February 25, 2013
Sex And Commerce
Back in high school there were people who were "heavy users" of sex. Remember them?
They often had one characteristic in common -- they were promiscuous. They didn't just have lots of sex with one person. As we used to say, they "got around."
The world of commerce is like that, too. Heavy users in a category tend to be promiscuous. They tend to try lots of different brands in the category. They get around.
Someone who is a heavy user in the fast food category might go to McDonald's 4 out of 10 times; Subway 2.5 in 10; Wendy's 1.5 in 10; Taco Bell 1 in 10...etc.
People in advertising and marketing often wrongly equate usage and loyalty. They think that heavy users in a category tend to be brand loyal. And that heavy users of a brand are brand loyal. The truth can be quite the opposite.
In the above example, the heavy fast food user might also be a heavy user of McDonald's. He may go to McDonald's 4 times a week. But he is not brand loyal. In fact, 6 out of 10 times he patronizes a competitor.
This is true in many categories. Heavy users of sneakers (like yours truly) will tend to have Nikes, Adidas, and Reeboks in their closets. Heavy users of wine are very avid brand jumpers. Heavy travelers visit a lot of different locations. 72% of Pepsi drinkers also drink Coke.
Meanwhile, light users can be very brand loyal. My parents didn't eat out much, but when they did, they always went to the same places.
Of course, this does not mean there are no heavy category users who are highly brand loyal. But in general, the idea that heavy users in a category and heavy users of a brand are more loyal than light users is not just mistaken, it is dangerous.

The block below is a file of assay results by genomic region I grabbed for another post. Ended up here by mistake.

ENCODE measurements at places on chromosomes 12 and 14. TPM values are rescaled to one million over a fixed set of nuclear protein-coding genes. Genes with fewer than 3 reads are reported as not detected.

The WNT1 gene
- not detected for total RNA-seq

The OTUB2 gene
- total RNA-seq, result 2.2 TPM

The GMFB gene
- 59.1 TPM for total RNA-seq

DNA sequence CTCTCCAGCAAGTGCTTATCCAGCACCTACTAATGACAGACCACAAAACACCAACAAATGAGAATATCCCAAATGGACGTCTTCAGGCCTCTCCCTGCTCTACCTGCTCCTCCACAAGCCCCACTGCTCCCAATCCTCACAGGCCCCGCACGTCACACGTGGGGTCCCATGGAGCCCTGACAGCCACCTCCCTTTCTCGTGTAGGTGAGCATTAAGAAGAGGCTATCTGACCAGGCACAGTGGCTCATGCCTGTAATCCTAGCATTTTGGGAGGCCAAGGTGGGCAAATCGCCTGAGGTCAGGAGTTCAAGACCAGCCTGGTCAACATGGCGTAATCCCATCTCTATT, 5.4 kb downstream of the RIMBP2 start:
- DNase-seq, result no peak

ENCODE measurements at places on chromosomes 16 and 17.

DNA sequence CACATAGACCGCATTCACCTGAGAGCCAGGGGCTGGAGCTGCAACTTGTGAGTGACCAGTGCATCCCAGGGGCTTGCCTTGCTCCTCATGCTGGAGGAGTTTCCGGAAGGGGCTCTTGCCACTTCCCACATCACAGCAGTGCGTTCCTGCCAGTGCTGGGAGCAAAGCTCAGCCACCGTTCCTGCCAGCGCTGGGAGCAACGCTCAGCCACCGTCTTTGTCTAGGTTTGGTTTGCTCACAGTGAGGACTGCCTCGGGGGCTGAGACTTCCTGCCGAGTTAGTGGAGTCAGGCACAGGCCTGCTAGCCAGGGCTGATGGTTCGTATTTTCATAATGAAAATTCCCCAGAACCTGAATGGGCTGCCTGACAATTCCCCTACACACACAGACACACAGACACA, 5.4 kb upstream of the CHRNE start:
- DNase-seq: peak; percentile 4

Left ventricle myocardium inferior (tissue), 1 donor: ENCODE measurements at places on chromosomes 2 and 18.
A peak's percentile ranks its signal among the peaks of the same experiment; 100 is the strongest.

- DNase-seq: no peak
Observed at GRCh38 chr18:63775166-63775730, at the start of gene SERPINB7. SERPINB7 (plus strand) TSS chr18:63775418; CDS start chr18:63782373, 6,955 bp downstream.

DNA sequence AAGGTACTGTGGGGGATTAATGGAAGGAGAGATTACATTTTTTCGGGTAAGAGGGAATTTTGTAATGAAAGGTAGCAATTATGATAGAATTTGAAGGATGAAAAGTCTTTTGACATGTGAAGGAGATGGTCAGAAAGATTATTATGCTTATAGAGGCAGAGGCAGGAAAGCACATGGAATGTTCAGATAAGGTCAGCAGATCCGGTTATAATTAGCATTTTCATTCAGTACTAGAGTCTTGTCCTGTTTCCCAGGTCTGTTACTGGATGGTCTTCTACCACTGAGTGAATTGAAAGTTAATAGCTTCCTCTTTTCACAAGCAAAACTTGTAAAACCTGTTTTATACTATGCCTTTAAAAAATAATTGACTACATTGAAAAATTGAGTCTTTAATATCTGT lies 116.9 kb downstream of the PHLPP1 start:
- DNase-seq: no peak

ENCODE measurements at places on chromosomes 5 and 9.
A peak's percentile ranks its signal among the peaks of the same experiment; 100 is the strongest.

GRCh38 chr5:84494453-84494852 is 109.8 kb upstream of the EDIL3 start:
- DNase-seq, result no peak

It's dangerous for two reasons. First, because it fosters the infantile fantasy that people care deeply about brands and want to have "relationships" with them.
Second, it has large implications for advertising strategy. Success of a brand is not singularly related to high degrees of brand loyalty. Let me repeat that. Success of a brand is not singularly related to high degrees of brand loyalty. In fact, the most important success factor for mainstream consumer brands is not how many loyal customers you have, but how many customers you have.
Which is why the current obsession with "engagement" is so misguided. The idea that your success is dependent upon your customers becoming deeply emotionally attached to your brand is a delusion. Consumers are promiscuous. Most successful brands have a customer profile that is a mile wide and an inch deep. They're just not that into you.
As Martin Weigel says... "Your consumers are just someone else's consumers who occasionally buy you."
That is also why the current mania for spending enormous amounts of time, money, and energy getting your "fans" to "engage" with you is such a silly preoccupation. Having your customers "like" you may be nice, but having your competitors' customers try you is what builds your business.
Wanna grow your brand? You don't need more engagement. You need more customers.